Naoki Kotaka
Diploma 9

Postcard City : Travelling as Form of Collection

This project explores the relationship between physical construct of the city and its representative image, postcards, to experience the city not through physical entering of space but capture through other means. Political dimension of postcards lies in its profound impurity, regulated by what is chosen to be shown - or not shown, so for this instance images of the city on postcards are provocative lie. It doesn’t just keep the city in its present state but changes them, and highlight reality.

In 18th-century Rome, the city was experiencing the process of transformation from imperial city to modern city. The city was historically mixed, in which the ruins of antiquity, the buildings of Middle Ages and the monuments of the Renaissance all existed side by side. Rome had become Europe’s ‘Urban History Museum’, to which people came, in order to study the sources of both ancient and modern classicism. Popularity of the city was further enhanced by rise of new technologies for the reproduction of printed image. Replicas of Roman art and architecture were broadly disseminated for the first time, using woodcuts and engravings, from mechanical presses. At the time, postcards weren’t  a byproduct of tourism but an epistemological tool, where collectability and portability remained the dominant model of knowing foreign culture. With its great holdings of the Western art, together with its replicas, Rome had become the most visually represented city in Europe, and therefore the most mediated. Piranesi at once architect, archaeologist and master of etching and printing, established a first version of postcards, through his views following the plan of Campo Marzio.  Through rereading of Campo Marzio, my recontexualisation suggests Piranesi collects all this architectural monuments and artifacts of Rome in the Wunderkammer he built in the basement of his house, in which replicated fragments of the city are shrunken and inserted, forming his curated collection of Rome. In order to reorganise and recreate the accumulation of history that constitute his ideal state of Rome, Piranesi travels through time, collecting monuments throughout and bringing them into his Wunderkammer and his drawing of Campo Marzio.In 1762 Piranesi published Campo Marzio, which became widely distributed across Europe. 
Piranesi’s vision of Rome and his drawing and views became what  I consider to be a first version of postcard describing the city of Rome. One epistemological consequence of Piranesi’s postcards is that it came to be associated with the authentic presentation of cityscape. Repeatability of his postcards bred familiarity. Many people who saw the postcards have never been to Rome and so based their expectations entirely on Piranesi’s representation. The city in this context thus is translated both in scale and in format, into an image, into a postcard. The city becomes portable and dislocated from its original urban context, thus creating a newly fabricated picture-perfect reality of the city.  Postcard framed in picture framePostcard view framed in windowProcession towards the frameHere, what was once a white frame of the postcards is now defined by panels of curtain wall glazing, merged within countless guest room and travellers' activity behind. When these framed views are situated within vast interiors of new monuments, existence of exterior diminishes, dislocates the postcard's monuments from original surrounding context to new reconstituted context of the hotel interior. With postcard views internalised, the interior encloses the  collective dream of traveller, postcard-perfect memories of travel.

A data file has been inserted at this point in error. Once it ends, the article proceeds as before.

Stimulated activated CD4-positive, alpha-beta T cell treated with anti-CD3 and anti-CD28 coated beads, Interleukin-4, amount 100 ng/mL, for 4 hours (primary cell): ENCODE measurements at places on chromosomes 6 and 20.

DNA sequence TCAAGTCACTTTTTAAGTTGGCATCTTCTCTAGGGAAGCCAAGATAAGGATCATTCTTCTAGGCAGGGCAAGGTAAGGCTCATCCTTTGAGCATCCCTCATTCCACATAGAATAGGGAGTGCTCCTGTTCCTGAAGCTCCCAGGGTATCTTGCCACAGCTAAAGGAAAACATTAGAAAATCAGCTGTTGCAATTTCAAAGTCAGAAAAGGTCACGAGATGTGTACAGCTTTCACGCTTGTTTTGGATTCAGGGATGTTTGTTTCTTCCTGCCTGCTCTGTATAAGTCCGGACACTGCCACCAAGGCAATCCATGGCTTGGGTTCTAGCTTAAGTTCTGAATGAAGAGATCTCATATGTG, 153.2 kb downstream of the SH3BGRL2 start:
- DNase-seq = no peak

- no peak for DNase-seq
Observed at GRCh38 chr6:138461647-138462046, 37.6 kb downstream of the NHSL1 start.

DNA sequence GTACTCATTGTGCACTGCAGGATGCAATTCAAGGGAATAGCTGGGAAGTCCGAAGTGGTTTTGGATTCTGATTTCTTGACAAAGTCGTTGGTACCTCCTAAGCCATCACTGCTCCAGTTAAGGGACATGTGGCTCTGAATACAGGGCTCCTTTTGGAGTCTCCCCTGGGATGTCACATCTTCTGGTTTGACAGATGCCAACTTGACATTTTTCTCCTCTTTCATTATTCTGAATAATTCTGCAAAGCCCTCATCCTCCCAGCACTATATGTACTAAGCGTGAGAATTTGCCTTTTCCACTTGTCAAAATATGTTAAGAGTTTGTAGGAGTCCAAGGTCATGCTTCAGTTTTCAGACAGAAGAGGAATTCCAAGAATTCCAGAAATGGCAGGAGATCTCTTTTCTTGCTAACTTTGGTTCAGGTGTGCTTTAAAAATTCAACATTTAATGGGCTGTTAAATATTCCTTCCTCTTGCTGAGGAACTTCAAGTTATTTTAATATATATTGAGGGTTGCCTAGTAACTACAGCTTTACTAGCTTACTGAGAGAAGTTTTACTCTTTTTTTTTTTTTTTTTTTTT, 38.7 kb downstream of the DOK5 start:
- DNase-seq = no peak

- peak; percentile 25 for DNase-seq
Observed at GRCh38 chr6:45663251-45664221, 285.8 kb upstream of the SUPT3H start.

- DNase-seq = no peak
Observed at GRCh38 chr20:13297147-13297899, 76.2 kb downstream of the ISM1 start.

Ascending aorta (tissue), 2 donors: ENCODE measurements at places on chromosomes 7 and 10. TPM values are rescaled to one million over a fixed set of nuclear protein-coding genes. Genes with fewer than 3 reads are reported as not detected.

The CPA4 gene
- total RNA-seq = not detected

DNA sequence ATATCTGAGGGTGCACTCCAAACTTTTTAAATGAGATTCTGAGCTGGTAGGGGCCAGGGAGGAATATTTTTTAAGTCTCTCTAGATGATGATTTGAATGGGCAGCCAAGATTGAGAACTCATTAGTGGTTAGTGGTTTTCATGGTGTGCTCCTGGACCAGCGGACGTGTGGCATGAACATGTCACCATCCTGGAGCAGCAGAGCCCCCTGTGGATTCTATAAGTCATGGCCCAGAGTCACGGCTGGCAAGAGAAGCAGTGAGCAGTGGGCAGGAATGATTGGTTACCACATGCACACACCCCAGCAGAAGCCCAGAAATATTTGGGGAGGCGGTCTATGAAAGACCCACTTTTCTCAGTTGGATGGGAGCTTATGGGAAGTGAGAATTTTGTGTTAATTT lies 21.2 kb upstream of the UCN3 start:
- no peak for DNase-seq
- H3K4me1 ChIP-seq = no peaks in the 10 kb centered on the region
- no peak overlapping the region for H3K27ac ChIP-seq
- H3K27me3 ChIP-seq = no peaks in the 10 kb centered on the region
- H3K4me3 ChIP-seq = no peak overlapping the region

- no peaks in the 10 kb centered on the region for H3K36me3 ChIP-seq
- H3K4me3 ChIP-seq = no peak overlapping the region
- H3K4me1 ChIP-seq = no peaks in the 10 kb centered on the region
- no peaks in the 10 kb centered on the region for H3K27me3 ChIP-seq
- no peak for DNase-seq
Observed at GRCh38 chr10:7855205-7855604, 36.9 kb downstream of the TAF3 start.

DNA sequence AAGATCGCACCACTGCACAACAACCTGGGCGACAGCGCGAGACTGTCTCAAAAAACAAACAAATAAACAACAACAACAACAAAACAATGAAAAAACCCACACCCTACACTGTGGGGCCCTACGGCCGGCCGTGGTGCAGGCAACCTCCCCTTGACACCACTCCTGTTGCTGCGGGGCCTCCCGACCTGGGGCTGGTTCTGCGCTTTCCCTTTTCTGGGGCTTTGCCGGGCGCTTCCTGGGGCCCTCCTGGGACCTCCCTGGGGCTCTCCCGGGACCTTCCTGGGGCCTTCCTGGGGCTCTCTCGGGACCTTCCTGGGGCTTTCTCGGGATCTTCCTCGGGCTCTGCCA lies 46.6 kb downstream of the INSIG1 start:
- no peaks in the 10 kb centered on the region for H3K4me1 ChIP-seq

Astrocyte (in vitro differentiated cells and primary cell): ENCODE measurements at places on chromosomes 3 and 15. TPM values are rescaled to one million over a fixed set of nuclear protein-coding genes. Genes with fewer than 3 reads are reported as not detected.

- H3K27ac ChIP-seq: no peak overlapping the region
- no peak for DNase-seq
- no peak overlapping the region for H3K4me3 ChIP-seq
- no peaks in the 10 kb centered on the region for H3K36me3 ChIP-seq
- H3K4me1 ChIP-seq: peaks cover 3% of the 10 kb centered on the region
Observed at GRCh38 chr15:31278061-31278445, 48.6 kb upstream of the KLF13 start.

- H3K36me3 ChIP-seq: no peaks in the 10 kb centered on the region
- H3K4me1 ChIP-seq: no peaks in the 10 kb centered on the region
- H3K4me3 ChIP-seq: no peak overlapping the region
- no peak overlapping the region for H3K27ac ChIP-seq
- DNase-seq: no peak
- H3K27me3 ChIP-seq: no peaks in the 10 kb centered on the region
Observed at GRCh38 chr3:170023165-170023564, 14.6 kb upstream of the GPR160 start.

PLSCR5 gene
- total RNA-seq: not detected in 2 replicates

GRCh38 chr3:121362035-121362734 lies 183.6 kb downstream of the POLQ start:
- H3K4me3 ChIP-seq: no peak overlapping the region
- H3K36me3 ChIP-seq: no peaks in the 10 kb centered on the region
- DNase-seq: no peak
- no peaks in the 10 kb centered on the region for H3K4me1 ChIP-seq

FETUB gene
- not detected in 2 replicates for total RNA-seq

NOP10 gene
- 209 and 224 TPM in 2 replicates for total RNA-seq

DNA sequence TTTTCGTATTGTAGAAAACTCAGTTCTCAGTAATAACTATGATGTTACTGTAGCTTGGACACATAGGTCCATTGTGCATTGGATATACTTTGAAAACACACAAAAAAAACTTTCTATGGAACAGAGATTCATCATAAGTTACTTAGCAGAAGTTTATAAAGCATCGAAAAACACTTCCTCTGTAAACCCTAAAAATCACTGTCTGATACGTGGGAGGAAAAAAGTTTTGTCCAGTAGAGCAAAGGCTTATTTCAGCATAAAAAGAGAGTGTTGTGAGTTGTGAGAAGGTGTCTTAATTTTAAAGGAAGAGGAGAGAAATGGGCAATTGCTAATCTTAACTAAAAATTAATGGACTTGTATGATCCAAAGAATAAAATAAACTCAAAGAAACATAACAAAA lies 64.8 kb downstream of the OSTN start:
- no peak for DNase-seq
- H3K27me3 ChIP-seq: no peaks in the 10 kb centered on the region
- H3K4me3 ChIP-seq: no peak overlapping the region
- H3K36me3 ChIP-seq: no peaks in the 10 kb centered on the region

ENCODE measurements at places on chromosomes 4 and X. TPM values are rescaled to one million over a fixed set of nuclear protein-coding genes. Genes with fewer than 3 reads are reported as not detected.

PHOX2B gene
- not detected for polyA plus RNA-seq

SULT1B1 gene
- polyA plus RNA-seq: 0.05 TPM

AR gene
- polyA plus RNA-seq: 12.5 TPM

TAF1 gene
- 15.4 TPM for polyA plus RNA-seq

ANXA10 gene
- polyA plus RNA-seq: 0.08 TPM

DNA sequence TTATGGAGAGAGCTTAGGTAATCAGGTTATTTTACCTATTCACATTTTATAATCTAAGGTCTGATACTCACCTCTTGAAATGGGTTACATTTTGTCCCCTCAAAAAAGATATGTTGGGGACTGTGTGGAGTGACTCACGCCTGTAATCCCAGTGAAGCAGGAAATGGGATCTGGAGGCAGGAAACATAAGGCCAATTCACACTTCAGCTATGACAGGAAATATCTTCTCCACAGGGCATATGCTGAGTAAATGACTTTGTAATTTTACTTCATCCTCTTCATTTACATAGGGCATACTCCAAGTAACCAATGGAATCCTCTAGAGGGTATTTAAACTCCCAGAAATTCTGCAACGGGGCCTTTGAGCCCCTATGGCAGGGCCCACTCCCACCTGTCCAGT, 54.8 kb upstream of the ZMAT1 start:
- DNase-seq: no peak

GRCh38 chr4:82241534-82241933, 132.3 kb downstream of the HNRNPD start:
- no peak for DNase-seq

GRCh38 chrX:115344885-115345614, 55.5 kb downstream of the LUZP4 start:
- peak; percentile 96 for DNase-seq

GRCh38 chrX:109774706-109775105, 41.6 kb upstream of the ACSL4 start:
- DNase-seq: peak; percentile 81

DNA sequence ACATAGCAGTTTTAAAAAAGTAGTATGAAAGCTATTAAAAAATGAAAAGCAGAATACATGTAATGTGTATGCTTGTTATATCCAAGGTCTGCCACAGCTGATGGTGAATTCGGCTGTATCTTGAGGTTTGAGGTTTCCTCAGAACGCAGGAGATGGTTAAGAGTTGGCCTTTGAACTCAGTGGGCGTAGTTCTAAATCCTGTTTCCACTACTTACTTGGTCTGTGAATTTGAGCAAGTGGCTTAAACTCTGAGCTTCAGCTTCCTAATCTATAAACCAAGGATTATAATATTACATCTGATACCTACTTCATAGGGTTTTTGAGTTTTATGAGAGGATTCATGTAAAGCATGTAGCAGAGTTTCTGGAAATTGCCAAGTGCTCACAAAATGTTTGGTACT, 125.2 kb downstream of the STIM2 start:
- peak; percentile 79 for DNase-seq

Therefore this selective appropriation and erasure of the city, and deliberate collection of postcard views, captures the absolute quality of the city, comprises only postcard monuments, enabling travellers to experience the city without ever entering it. In a same way as urban environment is internalised and displayed through the window, interior activity of the hotels are also displayed and projected towards the exterior. Vertical thresholds between exterior and interior are filled with various entertainment for travellers. It frames the collective existence of travellers and offer to the original residents of the city, an insight into a captivating environment of contemporary tourism. The frame functions to preserve the historical ideal and to stop in time preconceived representation of the city. While the historical ideal of the city is collected in postcard views, the original views of the real city are destroyed. Paradoxically, as the city is occupied by new monuments, and its cityscape gradually dissolves its historical ideal, new monuments have now gained prominence for next iteration of postcards. Our realisation is that the act of collection through architecture is destructive as well as productive. Therefore we should not see this withdrawal of original monuments as an immediate loss to the city, but instead see it as a revitalisation of the city’s historical essences and creation of new urban environment for future development.